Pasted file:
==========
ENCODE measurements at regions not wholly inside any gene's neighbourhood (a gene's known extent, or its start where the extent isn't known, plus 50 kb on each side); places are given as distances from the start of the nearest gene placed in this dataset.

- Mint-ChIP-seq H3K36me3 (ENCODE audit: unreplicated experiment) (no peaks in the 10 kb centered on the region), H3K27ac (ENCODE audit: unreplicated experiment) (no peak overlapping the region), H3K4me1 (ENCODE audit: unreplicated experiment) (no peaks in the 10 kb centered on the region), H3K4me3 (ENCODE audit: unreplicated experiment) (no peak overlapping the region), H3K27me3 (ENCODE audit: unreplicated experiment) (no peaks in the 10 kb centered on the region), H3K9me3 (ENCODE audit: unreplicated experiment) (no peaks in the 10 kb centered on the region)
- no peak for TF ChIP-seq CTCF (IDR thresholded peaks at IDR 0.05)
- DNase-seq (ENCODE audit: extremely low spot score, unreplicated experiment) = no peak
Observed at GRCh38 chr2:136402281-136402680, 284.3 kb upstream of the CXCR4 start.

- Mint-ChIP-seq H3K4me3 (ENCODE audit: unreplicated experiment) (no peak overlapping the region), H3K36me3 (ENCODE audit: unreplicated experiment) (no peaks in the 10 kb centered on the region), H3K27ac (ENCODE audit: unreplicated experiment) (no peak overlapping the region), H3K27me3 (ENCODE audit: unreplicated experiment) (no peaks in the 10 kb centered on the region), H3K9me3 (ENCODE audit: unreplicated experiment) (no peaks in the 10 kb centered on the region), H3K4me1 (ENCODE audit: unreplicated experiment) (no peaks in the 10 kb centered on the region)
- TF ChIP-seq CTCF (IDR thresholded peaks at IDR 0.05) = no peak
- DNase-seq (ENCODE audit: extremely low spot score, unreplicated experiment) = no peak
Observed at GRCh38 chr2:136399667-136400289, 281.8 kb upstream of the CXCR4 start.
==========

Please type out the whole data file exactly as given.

ENCODE measurements at regions not wholly inside any gene's neighbourhood (a gene's known extent, or its start where the extent isn't known, plus 50 kb on each side); places are given as distances from the start of the nearest gene placed in this dataset.

- Mint-ChIP-seq H3K36me3 (ENCODE audit: unreplicated experiment) (no peaks in the 10 kb centered on the region), H3K27ac (ENCODE audit: unreplicated experiment) (no peak overlapping the region), H3K4me1 (ENCODE audit: unreplicated experiment) (no peaks in the 10 kb centered on the region), H3K4me3 (ENCODE audit: unreplicated experiment) (no peak overlapping the region), H3K27me3 (ENCODE audit: unreplicated experiment) (no peaks in the 10 kb centered on the region), H3K9me3 (ENCODE audit: unreplicated experiment) (no peaks in the 10 kb centered on the region)
- no peak for TF ChIP-seq CTCF (IDR thresholded peaks at IDR 0.05)
- DNase-seq (ENCODE audit: extremely low spot score, unreplicated experiment) = no peak
Observed at GRCh38 chr2:136402281-136402680, 284.3 kb upstream of the CXCR4 start.

- Mint-ChIP-seq H3K4me3 (ENCODE audit: unreplicated experiment) (no peak overlapping the region), H3K36me3 (ENCODE audit: unreplicated experiment) (no peaks in the 10 kb centered on the region), H3K27ac (ENCODE audit: unreplicated experiment) (no peak overlapping the region), H3K27me3 (ENCODE audit: unreplicated experiment) (no peaks in the 10 kb centered on the region), H3K9me3 (ENCODE audit: unreplicated experiment) (no peaks in the 10 kb centered on the region), H3K4me1 (ENCODE audit: unreplicated experiment) (no peaks in the 10 kb centered on the region)
- TF ChIP-seq CTCF (IDR thresholded peaks at IDR 0.05) = no peak
- DNase-seq (ENCODE audit: extremely low spot score, unreplicated experiment) = no peak
Observed at GRCh38 chr2:136399667-136400289, 281.8 kb upstream of the CXCR4 start.